- Grip the barbell overhand with hands and feet at shoulder-width.
- Stand up straight so that the bar rests on your thighs.
- Take the weight off your thighs and hold about five inches away from your body
- Slowly lift the bar to shoulder height, keeping your arms straight.
- Hold for a second before lowering back to your thighs to repeat.
The Lateral Raise
The lateral raise works the top of the shoulder, focusing on your traps and delts. These help stabilize your shoulder during lifting and carrying. If you’ve always wanted to get all the grocery bags in one trip, this exercise will have you well on your way.
- Transition from the front raise into the lateral raise.
- With the same foot positioning, let the dumbbells hang at your sides, palms facing in.
- Keeping your arms straight, raise your arms to the side until they are at shoulder height.
- Hold for a second.
- Slowly, return to the starting position.
If this causes shoulder pain or you are rehabbing an injury, rather than facing in, turn your palms to face forward, thumbs upward. This should relieve some of the pressure while still giving you great results.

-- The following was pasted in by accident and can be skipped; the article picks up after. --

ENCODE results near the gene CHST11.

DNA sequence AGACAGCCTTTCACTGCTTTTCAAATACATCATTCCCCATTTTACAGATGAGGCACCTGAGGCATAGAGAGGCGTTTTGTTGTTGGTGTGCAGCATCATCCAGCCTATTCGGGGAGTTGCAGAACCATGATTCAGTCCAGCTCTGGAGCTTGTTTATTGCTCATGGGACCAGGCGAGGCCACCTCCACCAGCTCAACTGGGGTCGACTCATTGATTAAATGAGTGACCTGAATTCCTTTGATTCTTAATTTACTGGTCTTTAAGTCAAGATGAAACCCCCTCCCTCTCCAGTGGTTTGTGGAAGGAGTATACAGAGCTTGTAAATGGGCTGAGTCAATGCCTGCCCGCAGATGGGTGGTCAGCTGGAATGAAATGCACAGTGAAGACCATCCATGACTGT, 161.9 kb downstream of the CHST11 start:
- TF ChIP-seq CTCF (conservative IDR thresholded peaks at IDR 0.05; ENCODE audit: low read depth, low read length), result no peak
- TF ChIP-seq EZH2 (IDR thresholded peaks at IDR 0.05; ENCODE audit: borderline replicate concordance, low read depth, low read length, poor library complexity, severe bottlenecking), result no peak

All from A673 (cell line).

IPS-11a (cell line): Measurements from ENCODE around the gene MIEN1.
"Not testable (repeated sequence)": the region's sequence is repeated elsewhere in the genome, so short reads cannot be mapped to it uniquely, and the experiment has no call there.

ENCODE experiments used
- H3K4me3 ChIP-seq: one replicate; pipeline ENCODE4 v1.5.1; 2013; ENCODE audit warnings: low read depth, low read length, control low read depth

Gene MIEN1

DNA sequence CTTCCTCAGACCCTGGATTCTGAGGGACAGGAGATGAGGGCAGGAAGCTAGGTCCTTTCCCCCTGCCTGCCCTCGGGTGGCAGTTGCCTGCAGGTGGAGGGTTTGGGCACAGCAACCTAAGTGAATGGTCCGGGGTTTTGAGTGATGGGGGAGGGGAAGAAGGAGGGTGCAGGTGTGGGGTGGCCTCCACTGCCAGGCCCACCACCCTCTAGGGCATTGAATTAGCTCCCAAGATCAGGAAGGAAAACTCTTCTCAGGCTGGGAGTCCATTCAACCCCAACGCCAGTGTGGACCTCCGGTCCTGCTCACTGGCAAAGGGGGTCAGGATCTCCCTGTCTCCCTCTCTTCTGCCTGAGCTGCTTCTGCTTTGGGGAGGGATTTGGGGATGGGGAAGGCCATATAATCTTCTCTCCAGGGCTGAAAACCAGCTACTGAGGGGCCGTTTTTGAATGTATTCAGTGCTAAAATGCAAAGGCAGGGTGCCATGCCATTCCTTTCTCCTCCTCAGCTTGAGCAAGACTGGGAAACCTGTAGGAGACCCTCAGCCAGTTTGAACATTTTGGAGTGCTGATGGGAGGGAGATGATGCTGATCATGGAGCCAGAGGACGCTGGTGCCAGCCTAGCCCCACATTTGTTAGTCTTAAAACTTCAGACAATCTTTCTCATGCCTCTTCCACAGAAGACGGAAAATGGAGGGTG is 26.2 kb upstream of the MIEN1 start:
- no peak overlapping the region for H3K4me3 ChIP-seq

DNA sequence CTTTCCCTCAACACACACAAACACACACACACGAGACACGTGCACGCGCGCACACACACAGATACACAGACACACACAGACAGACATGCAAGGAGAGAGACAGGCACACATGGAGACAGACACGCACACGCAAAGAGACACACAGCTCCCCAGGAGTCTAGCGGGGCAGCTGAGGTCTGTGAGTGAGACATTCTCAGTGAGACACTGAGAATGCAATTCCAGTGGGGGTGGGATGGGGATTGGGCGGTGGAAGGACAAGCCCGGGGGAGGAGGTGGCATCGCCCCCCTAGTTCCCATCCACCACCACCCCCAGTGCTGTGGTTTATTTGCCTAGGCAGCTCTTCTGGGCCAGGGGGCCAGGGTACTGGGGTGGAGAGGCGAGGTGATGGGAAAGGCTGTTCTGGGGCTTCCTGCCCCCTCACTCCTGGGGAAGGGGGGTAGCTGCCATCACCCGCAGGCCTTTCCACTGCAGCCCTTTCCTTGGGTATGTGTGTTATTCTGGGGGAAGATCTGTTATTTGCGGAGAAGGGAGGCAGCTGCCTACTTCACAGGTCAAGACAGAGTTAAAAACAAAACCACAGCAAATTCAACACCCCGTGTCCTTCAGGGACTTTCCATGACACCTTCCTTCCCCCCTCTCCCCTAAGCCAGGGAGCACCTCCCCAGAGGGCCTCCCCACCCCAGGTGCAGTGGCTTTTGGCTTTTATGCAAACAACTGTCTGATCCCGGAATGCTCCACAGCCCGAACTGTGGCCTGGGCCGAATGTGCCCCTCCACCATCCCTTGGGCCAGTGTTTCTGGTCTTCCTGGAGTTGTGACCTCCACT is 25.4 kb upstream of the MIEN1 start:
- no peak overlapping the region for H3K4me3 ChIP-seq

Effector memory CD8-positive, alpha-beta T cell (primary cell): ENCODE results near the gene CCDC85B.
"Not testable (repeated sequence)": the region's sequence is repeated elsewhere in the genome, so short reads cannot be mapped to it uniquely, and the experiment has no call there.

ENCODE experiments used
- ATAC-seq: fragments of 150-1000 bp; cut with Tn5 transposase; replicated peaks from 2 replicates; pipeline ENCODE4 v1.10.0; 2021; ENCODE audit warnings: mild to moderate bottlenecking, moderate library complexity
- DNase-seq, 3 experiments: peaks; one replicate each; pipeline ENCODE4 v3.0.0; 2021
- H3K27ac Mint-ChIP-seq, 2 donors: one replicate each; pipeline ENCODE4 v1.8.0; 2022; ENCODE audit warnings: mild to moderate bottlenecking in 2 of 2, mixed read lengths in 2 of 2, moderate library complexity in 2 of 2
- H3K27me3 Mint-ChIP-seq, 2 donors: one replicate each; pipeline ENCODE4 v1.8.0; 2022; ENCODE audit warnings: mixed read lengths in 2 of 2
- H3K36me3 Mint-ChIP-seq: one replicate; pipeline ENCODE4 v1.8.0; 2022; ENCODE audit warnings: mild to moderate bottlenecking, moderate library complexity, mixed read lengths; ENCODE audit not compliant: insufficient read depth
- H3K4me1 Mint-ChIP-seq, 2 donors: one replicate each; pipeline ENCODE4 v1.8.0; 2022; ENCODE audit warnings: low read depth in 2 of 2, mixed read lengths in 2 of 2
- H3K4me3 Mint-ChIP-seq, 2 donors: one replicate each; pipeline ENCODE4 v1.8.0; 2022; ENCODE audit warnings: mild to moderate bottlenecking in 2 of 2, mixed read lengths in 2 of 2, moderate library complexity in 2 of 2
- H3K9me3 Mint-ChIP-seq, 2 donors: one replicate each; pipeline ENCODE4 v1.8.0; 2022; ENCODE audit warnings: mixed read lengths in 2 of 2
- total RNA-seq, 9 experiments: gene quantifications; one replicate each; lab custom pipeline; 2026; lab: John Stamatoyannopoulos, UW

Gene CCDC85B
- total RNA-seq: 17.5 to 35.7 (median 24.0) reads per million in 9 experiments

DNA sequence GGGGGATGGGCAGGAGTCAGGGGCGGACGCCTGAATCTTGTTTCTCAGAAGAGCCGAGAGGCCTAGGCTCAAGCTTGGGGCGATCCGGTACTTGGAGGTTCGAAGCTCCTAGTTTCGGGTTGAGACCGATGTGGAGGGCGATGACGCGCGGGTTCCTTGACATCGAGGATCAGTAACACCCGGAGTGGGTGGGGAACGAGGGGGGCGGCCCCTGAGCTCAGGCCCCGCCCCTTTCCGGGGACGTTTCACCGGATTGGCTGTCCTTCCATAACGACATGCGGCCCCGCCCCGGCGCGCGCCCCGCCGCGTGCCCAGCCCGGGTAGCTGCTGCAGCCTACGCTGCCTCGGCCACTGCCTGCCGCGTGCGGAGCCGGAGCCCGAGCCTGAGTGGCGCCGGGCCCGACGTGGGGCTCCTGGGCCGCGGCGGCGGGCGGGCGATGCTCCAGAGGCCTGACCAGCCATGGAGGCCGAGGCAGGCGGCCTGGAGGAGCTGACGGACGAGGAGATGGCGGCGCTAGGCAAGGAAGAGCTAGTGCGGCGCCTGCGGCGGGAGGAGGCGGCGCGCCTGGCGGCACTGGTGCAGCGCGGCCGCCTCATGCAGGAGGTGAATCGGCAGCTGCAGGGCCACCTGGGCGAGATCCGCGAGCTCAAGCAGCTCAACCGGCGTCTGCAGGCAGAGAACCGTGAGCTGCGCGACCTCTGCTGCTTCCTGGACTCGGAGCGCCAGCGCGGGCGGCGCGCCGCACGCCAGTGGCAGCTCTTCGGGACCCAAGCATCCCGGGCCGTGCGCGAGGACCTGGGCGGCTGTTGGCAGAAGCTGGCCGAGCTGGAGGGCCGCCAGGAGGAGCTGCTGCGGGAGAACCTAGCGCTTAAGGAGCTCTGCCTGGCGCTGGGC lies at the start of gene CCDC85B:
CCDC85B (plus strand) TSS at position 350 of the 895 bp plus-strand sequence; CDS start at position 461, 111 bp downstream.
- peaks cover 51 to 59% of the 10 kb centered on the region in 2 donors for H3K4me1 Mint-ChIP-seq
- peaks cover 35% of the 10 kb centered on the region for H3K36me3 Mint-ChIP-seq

Romanian Deadlift Into An Overhead Press
We’re going to start this routine as a Romanian deadlift.
- Stand with your feet shoulder-width apart, knees slightly bent, back arched.
- Hold your weights in front of you, palms facing you.
- Straighten your legs, keeping you back tight and arms in close to the body.
- Tighten your glutes as you reach a standing position.
That is the Romanian deadlift, and it is great for the glutes, quads, and most importantly, your back, all of which your shoulders rely on for support during lifting, turning, and throwing motions.
- From this standing position, lift the barbell up until it is at chest level.
- Keep your hands in tight as your elbows pull outward into a 90-degree angle.
- Your upper arms will form a straight line across your shoulders.
- Slowly, keeping your elbows bent, rotate your arms at the elbow.
- Lift the weight in an arc that takes them from chest level to head level.
- Now straighten your arms, extending the motion into an overhead press.
This exercise will absolutely blast your shoulders through their entire range of motion. Respect this exercise, go slow, and don’t overestimate the weight you can handle. Even small dumbbells will feel like bricks by the time you are done.
Incline Dumbbell Fly
While these other exercises don’t require anything other than dumbbells, the dumbbell fly does require another piece of equipment. You will need something that allows you to sit or lay with your back at a 45-degree angle or less while being narrow enough to allow free arm and shoulder movement to either side. An inexpensive weight bench is perfect, lacking that, a narrow reclining chair will work.
- In the reclined position, stretch your arms out to the side, elbows straight and palms up.